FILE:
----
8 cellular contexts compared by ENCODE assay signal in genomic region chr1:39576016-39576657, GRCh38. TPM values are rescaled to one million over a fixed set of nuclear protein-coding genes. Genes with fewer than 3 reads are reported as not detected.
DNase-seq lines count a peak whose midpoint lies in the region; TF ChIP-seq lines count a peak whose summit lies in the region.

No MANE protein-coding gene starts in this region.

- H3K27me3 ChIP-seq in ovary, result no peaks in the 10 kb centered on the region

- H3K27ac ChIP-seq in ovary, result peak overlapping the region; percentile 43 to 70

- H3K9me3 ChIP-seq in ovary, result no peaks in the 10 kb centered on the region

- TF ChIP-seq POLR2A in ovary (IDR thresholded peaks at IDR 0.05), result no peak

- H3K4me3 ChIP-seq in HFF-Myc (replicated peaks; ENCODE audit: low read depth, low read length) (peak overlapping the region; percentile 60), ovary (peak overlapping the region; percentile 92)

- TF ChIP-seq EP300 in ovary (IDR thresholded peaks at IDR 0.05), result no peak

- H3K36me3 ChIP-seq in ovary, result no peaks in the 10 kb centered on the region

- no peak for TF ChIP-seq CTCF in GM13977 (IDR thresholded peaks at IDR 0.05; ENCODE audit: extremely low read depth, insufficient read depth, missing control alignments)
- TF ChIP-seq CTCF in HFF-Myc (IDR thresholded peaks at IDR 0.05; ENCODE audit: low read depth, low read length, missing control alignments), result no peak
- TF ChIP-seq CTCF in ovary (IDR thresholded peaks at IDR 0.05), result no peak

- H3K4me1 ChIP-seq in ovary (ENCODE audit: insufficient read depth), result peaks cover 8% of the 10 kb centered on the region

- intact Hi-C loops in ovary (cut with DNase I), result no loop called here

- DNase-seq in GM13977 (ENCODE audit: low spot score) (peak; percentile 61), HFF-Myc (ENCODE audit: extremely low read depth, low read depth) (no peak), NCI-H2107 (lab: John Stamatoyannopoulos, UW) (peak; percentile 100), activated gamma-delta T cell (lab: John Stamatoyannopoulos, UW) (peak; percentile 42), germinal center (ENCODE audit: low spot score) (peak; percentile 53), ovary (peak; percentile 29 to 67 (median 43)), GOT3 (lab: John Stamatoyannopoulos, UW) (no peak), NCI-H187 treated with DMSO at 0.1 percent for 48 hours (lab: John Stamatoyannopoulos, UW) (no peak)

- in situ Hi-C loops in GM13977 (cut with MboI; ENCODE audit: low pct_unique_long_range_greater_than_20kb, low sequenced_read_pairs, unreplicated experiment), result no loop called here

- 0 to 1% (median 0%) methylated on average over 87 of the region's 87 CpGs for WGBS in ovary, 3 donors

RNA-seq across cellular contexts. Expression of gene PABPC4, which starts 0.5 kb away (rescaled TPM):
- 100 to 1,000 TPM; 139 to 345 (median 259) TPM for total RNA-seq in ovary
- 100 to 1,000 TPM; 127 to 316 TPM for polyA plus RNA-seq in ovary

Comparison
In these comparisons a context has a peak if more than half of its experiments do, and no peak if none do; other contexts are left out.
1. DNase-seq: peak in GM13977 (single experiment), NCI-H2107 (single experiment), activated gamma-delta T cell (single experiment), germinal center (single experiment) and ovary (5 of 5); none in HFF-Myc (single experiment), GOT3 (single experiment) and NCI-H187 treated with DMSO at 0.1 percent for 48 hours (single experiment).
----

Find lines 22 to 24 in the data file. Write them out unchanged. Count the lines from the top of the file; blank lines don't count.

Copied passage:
Comparison
In these comparisons a context has a peak if more than half of its experiments do, and no peak if none do; other contexts are left out.
1. DNase-seq: peak in GM13977 (single experiment), NCI-H2107 (single experiment), activated gamma-delta T cell (single experiment), germinal center (single experiment) and ovary (5 of 5); none in HFF-Myc (single experiment), GOT3 (single experiment) and NCI-H187 treated with DMSO at 0.1 percent for 48 hours (single experiment).